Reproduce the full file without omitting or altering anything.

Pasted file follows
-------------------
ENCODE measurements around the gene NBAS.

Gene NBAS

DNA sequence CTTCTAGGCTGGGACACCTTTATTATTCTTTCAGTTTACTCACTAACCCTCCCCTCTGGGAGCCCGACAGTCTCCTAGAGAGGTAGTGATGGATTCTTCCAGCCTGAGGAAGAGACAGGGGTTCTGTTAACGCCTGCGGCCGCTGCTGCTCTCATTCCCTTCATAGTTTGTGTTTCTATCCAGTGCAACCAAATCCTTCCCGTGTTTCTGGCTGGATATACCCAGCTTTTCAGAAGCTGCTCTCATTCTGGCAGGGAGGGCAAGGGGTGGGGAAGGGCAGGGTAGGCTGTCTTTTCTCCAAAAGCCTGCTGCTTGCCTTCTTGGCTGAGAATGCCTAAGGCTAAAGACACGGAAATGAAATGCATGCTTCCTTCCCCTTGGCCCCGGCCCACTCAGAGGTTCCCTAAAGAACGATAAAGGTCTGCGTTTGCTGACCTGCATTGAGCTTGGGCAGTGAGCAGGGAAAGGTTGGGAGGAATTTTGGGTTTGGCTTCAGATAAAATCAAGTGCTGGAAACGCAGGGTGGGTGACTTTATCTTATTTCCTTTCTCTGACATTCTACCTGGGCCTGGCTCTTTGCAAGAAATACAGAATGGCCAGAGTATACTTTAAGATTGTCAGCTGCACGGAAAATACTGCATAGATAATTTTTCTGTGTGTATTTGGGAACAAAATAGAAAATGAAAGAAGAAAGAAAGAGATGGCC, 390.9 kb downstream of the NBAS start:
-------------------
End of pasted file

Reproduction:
ENCODE measurements around the gene NBAS.

Gene NBAS

DNA sequence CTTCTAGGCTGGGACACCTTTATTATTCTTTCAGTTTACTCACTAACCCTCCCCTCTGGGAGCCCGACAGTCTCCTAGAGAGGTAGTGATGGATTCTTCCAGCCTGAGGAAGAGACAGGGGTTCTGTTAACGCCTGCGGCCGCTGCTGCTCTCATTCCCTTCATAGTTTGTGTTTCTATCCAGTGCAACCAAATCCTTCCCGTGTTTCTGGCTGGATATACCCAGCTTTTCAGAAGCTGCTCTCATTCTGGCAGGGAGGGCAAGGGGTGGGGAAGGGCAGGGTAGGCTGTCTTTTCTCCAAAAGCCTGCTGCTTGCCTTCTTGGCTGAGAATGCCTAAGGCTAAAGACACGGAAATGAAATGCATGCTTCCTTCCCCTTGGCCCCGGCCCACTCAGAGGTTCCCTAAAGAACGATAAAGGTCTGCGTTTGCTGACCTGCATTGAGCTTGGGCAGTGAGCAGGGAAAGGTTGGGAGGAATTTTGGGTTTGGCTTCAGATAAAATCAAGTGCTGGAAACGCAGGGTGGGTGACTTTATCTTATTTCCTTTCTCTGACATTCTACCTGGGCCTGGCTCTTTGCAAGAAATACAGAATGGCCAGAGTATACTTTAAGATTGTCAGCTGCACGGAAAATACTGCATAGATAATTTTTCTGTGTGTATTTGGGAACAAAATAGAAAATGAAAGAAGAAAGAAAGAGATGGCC, 390.9 kb downstream of the NBAS start: